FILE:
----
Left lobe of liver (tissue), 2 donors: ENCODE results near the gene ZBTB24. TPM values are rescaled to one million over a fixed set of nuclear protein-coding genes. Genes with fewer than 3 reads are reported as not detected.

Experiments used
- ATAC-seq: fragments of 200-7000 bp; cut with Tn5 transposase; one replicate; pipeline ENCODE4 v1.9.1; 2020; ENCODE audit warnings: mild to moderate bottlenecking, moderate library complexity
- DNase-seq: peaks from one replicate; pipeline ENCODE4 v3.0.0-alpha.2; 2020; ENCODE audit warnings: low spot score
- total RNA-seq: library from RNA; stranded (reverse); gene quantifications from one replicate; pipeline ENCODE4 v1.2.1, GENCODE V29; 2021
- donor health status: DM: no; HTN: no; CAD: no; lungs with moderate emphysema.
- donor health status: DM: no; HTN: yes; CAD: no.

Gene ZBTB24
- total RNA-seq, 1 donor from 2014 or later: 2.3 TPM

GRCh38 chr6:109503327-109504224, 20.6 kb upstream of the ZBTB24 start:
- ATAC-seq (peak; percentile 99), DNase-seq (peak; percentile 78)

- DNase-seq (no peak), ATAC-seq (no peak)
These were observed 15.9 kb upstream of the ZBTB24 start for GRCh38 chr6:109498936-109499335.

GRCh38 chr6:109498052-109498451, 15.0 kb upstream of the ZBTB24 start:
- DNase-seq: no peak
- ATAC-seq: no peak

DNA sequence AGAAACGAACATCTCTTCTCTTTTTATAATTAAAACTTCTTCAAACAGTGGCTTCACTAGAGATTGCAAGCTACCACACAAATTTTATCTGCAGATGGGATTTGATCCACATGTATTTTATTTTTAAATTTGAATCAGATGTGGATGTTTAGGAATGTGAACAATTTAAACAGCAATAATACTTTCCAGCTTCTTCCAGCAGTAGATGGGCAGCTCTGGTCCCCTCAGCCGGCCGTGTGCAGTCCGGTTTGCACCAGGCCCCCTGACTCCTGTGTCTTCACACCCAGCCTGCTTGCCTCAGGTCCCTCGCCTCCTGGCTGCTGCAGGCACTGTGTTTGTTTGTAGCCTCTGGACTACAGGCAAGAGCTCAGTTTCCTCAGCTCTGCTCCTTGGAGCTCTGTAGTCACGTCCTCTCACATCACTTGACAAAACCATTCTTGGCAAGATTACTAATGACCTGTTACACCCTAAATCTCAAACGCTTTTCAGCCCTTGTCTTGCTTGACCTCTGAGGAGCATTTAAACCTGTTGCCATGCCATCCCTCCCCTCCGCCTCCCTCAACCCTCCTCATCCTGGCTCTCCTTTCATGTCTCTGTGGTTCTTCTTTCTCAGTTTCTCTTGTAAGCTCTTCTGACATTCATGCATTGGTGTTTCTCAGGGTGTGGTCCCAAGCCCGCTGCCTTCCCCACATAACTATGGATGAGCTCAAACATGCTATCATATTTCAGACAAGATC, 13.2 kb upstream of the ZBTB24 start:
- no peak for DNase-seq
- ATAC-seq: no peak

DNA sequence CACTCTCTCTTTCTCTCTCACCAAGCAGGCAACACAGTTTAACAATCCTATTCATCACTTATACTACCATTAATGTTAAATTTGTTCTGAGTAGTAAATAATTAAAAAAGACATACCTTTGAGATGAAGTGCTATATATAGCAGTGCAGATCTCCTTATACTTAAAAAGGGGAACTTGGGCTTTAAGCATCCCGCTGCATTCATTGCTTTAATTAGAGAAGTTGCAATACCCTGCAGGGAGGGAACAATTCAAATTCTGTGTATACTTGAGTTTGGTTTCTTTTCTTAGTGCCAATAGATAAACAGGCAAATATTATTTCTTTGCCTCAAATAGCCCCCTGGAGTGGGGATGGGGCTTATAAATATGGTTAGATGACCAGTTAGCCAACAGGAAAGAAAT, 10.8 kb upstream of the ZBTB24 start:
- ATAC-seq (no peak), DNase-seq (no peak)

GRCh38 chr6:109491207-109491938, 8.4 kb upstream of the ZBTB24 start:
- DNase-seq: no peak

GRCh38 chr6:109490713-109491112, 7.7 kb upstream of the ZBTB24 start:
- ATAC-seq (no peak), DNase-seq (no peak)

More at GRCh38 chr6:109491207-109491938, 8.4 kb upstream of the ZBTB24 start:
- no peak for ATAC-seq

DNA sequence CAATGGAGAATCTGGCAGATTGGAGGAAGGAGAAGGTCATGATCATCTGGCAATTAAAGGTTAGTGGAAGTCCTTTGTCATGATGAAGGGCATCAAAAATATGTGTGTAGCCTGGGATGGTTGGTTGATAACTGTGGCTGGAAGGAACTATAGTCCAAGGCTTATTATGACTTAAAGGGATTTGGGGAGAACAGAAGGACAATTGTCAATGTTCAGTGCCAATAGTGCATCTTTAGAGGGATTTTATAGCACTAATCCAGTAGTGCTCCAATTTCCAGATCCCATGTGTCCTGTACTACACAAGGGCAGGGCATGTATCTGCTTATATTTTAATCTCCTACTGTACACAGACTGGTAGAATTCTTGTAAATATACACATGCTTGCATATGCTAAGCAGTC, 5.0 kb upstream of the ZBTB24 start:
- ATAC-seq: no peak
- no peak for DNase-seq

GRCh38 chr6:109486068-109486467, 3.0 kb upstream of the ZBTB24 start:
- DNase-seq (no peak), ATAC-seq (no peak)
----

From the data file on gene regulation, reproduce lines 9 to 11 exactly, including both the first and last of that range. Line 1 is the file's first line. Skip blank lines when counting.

- total RNA-seq, 1 donor from 2014 or later: 2.3 TPM

GRCh38 chr6:109503327-109504224, 20.6 kb upstream of the ZBTB24 start:
- ATAC-seq (peak; percentile 99), DNase-seq (peak; percentile 78)